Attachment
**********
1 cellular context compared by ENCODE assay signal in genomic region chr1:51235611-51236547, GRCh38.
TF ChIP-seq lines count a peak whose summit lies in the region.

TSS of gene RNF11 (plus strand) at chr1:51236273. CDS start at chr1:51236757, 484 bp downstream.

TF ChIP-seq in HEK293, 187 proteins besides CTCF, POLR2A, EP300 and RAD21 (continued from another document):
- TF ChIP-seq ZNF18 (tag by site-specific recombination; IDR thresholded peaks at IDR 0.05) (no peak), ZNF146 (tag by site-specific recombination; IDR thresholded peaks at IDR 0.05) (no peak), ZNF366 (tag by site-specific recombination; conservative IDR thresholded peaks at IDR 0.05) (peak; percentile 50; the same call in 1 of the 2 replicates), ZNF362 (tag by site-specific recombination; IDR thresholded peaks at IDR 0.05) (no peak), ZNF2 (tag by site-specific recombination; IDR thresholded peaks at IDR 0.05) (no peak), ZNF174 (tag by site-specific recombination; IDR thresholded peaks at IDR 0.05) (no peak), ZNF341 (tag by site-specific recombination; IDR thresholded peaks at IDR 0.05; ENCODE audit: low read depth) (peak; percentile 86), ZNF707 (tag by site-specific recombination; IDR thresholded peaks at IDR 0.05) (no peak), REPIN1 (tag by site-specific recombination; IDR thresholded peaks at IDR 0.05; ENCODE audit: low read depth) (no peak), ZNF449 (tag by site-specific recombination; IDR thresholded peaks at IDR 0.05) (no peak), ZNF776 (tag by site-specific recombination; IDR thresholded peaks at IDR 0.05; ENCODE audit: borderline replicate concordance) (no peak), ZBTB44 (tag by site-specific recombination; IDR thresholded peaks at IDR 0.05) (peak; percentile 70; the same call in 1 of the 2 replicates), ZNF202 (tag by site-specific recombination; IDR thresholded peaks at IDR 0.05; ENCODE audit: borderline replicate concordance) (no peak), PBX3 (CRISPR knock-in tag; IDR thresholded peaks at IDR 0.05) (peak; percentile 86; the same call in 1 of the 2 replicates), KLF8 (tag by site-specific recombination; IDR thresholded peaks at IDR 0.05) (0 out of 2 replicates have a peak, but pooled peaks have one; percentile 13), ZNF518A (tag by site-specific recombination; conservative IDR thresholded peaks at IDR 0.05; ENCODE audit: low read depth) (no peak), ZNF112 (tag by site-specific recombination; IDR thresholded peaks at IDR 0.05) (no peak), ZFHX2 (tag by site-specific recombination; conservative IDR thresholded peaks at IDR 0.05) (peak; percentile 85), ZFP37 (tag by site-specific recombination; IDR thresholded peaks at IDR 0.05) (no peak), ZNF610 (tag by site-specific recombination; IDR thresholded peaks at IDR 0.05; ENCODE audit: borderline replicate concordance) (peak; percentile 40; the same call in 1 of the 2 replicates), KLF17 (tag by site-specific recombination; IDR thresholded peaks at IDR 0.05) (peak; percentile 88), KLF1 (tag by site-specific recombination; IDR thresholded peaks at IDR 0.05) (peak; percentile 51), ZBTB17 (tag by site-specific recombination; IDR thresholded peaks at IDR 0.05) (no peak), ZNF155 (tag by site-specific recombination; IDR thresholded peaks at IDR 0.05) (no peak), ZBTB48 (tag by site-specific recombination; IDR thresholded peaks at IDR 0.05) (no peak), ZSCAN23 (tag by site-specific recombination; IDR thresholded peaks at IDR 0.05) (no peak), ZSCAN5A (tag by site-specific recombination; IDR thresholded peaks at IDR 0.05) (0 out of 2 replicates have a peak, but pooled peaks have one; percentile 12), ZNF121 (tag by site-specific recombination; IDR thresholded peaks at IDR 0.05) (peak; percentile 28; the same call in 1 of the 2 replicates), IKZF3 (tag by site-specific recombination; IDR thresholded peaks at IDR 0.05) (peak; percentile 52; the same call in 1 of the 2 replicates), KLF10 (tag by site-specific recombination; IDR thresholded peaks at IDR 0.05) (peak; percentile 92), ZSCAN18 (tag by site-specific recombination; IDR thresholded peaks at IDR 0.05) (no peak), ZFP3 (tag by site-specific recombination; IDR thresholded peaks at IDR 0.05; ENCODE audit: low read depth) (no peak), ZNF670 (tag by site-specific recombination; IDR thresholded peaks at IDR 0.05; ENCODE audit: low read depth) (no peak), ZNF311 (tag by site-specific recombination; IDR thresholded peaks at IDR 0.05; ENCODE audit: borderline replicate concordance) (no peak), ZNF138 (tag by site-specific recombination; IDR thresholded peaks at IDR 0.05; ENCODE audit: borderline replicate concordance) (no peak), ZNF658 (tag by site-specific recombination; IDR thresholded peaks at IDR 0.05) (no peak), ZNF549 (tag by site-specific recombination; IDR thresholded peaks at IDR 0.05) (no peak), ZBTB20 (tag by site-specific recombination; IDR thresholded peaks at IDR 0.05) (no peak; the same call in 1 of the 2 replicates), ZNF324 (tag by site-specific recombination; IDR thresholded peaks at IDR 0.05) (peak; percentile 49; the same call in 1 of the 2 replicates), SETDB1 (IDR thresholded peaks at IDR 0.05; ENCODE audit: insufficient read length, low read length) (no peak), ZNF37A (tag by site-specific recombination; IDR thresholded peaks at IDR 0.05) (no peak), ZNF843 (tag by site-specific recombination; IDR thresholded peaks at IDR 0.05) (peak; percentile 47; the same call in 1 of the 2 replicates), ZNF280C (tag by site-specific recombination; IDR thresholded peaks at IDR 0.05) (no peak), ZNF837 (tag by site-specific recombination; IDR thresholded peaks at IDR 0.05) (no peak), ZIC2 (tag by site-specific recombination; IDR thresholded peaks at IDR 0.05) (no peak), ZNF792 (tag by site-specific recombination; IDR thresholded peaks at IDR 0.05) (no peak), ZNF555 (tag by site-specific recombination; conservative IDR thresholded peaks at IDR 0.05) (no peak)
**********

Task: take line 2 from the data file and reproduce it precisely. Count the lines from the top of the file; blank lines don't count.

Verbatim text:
TF ChIP-seq lines count a peak whose summit lies in the region.